- Follow instructions to a "T": simple syrup is super simple, as long as you set yourself up right from the start. By ensuring we add the liquid into the pot first, we prevent the sugar from really adhering to the bottom of the pot. Also, by adding the ingredients on the stove, with very small and gentle stirring, we make sure no crystals splash on the side of the pot which can lead to recrystallization (which we definitely do not want!).
- Thinner or thicker depending on your intended use: for this recipe I provided to different thicknesses based on the amount of time you boil the syrup. The longer you boil the syrup, the more liquid evaporates off, and therefore the thicker your syrup will get. For use in any kind of drink or cocktail, use the thinner variation (1 minute boil) which may sink to the bottom of your liquid a little bit when first added, but will still stir in well. To use as a topping or a garnish, make the thicker variation (boil for 5 minutes total) which would be too heavy for a drink, but is perfect if you want to thicker topping for a breakfast treat or dessert.
- Use a fine sieve, and squeeze out the juices: for a nice translucent syrup, you want to use a fine sieve, or lined course-sieve, for straining out the strawberries so no pieces can get through. When the strawberries are in that strainer, make sure you use a spatula to press the soft strawberry pieces really firmly down into the sieve. That way you can squeeze out all that extra strawberry juice to ensure the maximum amount of flavor in your final syrup.
- Looking for more tips? For a full video on making simple syrup and more detailed tips on the process, check out my How to Make Mint Simple Syrup post which has a lot more details on the simple syrup process and also tips for making a simple vanilla syrup as well.
More Tips + FAQs
How do you store strawberry syrup? How long does it last?
Store your simple syrup in an airtight non-reactive container. I prefer glass, like a mason jar or glass pour bottle with a tightly sealed top as pictured here. Simple syrup keeps for 3-4 weeks in the fridge if it's kept air-tight and clean (not contaminated with cake crumbs etc.).
Can I freeze this syrup?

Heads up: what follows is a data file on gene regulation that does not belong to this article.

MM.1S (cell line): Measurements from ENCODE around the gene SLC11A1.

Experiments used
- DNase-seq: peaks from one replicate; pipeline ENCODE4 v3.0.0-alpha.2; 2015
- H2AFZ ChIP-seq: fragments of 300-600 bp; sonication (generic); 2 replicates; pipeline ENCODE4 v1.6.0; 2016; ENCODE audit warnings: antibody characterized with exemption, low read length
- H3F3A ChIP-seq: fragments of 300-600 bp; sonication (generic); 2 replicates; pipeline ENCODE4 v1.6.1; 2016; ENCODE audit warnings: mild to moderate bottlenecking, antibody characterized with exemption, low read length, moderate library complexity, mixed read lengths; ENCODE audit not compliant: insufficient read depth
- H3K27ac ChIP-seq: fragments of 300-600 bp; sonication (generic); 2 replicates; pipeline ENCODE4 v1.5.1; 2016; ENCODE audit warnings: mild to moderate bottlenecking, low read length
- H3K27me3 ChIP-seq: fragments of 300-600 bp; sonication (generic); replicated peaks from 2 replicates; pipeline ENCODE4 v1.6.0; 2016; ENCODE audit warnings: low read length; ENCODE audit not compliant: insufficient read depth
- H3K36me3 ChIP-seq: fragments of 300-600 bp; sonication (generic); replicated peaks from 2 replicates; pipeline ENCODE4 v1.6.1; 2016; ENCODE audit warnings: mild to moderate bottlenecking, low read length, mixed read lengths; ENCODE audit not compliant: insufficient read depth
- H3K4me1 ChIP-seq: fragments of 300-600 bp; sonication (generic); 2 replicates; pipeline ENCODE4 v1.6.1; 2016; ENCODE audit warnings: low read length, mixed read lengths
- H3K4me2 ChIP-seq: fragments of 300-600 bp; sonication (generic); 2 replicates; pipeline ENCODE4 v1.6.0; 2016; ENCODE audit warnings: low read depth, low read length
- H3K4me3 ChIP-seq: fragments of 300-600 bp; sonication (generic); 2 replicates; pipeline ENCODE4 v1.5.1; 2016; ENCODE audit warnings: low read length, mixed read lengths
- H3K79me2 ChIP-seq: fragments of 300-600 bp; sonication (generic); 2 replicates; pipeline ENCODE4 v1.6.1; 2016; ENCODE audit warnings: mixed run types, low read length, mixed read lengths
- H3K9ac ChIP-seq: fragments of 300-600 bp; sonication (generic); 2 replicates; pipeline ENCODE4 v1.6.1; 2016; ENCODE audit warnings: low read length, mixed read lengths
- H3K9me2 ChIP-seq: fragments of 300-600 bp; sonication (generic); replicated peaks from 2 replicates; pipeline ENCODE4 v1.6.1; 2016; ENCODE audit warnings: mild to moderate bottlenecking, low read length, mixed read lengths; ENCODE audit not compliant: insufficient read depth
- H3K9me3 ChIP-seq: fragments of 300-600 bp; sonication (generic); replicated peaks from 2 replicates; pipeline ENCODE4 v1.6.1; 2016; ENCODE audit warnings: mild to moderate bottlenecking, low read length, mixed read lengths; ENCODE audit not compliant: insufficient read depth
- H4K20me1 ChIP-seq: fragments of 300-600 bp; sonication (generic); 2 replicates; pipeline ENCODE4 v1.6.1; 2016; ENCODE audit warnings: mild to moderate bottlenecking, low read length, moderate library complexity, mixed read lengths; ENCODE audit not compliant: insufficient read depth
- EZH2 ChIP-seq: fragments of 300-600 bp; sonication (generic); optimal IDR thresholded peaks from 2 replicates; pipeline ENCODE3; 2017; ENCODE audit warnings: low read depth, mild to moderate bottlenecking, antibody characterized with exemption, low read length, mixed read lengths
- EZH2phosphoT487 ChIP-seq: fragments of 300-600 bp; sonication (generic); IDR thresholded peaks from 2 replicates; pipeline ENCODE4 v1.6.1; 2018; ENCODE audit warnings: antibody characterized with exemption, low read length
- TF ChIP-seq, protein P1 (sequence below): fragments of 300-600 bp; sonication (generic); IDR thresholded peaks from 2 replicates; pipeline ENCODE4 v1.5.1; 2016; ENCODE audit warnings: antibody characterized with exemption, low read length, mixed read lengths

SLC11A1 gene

Yes! It will keep frozen for up to 4 months, and it's best thawed in the fridge for a day or two before use.
Can I use frozen strawberries?
You're welcome to use frozen strawberries if you like for this recipe. The flavor of the final syrup is obviously completely dependent on the flavor of the original strawberries, so you always want to go for the highest quality strawberry you can find whether they're fresh or frozen.
Can I use a different fruit?
While you absolutely can make simple syrup with nearly any fruit, I haven't tested this particular recipe with any other option. I think likely a raspberry or blackberry simple syrup would work fine using this exact method ratios, but as I haven't tried it I can't guarantee success. (If you do give it a try with a different fruit, feel free to let me know how it goes!)
Can I reduce the sugar?
The sugar to liquid ratio in this recipe is extremely important for the final texture of this syrup, so you can't reduce the sugar amount without negatively impacting the recipe.
How do I make just plain simple syrup?
If you're looking for a recipe for plain/vanilla simple syrup you can check out my How to Make Mint Simple Syrup post, which has a lot more details on the simple syrup process, and also tips for making a simple vanilla syrup as well as a fresh mint syrup that is truly to die for.
Other Sauces, Syrups and Fruity Recipes You'll Love
Craving more delicious treats? Here are a few of my other favorite sauce and syrup recipes:
- Fresh Mint Simple Syrup (with video tutorial!)
- Homemade Dark Hot Fudge Sauce
- French Red or Black Raspberry Jam
- Easy White Chocolate Sauce
And here are a few of my other favorite fruity recipes:
- Strawberry Trifle with Fresh Mint
- Strawberry Donut Muffins (jam-filled)
- Peach Cobbler Pound Cake
- Double Citrus Cream Cheese Pound Cake
- White Chocolate Raspberry Bundt Cake
- Flake Cinnamon Apple Pie Pockets
⭐ If you bake up this tasty recipe please give it a ⭐ rating in the recipe card or leave a comment and feel free to ask any questions at the bottom of the page to help others find their way to this sweet recipe too! ⭐